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'Sharknado' Actress Tara Reid Sues Producers for $100M

By Lisa M. Schaffer, Esq. on December 10, 2018 | Last updated on March 21, 2019

Tara Reid filed a misappropriation suit against SYFY Media Productions and Asylum Entertainment for using her likeness on Sharknado-branded beer bottles and slot machines without her permission. Reid appeared in all six Sharknado films as lead character, April Wexler. These films were broadcast on the SYFY television network, dating back to 2013. Reid is suing for $100 million, primarily in punitive damages, which she describes as "an amount sufficiently large to set a public example of deterrence."

Reid Alleges Likeness Violates Contract

Reid claims her contract with Asylum for the sixth Sharknado film included a provision barring the producers from using her likeness on specific products. According to Reid's attorneys, her contract for "The Last Sharknado: It's About Time," specified that "in no event shall [Reid's] likeness be used for any merchandising in association with alcohol, tobacco, gambling, hygiene, or sexual products without [Reid's] prior written approval." Asylum allegedly violated this agreement by signing deals with a U.K. beer manufacturer Northern Monk Brewing Co. to produce Sharknado beer, and another deal with an unnamed company to put Sharknado characters on slot machines and video gambling devices. The suit claims that Reid "did not and would not endorse such products."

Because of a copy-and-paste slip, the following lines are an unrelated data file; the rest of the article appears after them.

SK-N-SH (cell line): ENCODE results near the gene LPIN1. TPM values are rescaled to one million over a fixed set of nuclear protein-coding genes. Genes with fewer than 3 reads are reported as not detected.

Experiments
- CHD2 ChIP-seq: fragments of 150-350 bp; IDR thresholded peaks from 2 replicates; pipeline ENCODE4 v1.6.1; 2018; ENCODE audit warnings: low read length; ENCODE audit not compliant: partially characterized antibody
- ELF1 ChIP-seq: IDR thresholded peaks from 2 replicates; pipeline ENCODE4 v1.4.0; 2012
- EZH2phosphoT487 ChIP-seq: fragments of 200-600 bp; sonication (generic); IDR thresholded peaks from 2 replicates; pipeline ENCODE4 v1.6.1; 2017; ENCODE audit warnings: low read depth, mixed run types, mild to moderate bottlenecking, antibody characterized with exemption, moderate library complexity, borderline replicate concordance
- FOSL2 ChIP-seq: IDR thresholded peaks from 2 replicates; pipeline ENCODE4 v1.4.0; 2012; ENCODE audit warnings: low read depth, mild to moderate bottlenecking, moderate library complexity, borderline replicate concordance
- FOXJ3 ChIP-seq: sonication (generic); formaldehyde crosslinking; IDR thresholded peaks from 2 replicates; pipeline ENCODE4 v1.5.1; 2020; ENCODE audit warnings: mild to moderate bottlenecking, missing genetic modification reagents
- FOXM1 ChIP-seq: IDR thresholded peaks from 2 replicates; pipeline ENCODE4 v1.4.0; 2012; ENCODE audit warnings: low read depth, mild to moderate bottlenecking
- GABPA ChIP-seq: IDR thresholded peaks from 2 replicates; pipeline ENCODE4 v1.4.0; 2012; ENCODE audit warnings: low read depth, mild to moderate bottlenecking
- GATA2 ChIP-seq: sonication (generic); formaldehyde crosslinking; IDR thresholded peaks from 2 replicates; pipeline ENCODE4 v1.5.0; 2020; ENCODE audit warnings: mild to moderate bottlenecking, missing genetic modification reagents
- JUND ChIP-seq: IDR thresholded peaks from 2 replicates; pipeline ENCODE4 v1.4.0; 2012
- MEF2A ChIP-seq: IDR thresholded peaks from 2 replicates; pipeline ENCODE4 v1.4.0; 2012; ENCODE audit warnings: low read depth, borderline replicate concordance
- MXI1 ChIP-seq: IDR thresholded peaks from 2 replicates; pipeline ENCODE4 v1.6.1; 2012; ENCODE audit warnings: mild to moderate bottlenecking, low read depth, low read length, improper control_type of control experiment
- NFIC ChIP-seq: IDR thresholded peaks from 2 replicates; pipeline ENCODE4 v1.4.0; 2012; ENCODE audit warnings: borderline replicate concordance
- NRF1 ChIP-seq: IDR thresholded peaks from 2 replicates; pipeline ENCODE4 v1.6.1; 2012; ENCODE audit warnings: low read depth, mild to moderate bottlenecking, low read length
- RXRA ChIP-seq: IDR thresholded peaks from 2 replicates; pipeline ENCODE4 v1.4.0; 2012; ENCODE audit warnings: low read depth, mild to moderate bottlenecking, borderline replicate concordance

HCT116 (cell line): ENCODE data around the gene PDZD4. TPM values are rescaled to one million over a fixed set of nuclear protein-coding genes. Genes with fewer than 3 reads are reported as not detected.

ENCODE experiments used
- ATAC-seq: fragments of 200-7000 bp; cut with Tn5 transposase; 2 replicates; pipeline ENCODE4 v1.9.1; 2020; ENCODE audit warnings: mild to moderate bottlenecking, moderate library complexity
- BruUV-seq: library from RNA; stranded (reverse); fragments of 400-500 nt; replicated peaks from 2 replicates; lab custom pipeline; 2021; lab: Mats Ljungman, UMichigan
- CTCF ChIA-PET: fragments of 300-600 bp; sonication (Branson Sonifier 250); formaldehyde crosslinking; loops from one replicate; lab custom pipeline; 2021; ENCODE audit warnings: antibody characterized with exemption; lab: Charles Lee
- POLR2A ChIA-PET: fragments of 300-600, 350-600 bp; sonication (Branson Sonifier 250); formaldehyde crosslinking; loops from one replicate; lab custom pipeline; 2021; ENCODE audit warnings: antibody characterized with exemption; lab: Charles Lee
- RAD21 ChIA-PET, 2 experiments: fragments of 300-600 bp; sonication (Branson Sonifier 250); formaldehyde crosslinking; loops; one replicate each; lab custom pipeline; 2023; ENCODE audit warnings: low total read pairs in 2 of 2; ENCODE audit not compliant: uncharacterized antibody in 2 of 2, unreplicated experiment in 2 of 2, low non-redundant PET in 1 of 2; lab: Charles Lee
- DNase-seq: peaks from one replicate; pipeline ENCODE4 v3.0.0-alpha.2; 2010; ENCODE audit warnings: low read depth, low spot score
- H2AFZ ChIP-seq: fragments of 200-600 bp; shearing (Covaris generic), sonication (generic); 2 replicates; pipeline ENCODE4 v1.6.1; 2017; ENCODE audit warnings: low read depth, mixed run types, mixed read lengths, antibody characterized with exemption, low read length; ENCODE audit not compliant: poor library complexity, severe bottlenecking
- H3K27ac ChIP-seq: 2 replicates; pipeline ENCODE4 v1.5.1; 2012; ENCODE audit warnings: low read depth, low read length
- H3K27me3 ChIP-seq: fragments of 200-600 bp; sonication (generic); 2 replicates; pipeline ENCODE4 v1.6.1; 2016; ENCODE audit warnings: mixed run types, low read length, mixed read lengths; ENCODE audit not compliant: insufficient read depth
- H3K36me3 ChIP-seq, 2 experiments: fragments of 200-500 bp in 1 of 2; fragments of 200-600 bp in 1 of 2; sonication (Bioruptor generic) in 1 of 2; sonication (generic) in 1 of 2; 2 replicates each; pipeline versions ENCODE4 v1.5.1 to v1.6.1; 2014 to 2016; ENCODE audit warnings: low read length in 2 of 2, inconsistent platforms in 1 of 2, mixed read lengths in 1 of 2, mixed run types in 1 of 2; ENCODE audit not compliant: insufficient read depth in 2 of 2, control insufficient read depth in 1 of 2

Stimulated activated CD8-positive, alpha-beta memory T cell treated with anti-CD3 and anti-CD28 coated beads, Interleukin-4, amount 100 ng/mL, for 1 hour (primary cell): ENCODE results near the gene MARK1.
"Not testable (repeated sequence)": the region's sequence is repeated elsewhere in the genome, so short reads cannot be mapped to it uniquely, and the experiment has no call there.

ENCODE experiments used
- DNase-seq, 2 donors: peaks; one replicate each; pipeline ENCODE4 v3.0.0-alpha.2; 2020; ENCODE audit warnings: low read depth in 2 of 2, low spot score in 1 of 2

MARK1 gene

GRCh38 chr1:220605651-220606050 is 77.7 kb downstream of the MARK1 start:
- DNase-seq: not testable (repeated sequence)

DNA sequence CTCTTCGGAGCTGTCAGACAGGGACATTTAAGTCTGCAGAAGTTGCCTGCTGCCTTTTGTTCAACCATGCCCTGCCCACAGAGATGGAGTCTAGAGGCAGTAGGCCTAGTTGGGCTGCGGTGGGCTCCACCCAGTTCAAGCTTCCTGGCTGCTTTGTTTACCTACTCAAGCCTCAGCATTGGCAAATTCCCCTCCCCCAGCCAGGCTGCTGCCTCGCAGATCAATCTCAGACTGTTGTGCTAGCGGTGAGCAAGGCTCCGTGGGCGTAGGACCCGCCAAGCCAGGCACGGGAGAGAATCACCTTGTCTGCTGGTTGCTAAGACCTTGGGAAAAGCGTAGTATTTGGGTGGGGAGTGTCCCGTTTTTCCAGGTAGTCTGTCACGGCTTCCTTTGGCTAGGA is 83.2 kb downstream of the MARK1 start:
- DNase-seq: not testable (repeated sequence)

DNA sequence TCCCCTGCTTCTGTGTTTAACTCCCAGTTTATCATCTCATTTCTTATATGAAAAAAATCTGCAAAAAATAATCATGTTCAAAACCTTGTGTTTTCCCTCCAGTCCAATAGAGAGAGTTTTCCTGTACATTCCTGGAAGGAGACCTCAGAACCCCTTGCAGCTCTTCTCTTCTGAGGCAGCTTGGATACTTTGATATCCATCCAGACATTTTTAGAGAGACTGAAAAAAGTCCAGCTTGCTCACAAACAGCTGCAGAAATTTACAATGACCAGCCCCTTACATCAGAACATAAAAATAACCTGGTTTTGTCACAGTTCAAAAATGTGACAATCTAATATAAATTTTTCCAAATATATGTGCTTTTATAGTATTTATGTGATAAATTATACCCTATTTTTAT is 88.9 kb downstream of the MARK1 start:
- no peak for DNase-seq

Is This Case a Slam Dunk?

Misappropriation of likeness is a state cause of action, and many legal scholars believe this means that rulings can be more inconsistent than what is seen in federal copyright or trademark cases. To prevail, Reid will have to prove that the defendant used her protected attributes for an exploitative purposes without her consent. It seems that many of these are provable, since they clearly used her likeness, for the purpose of making money, and she surely didn't consent. However, the defense could claim that the depiction doesn't truly look like Reid, and therefore is protected under the First Amendment, because the likeness has been transformed enough to serve some creative purpose.

Stay tuned to find out what happens on the next installment of Sharknado, The Lawsuit!

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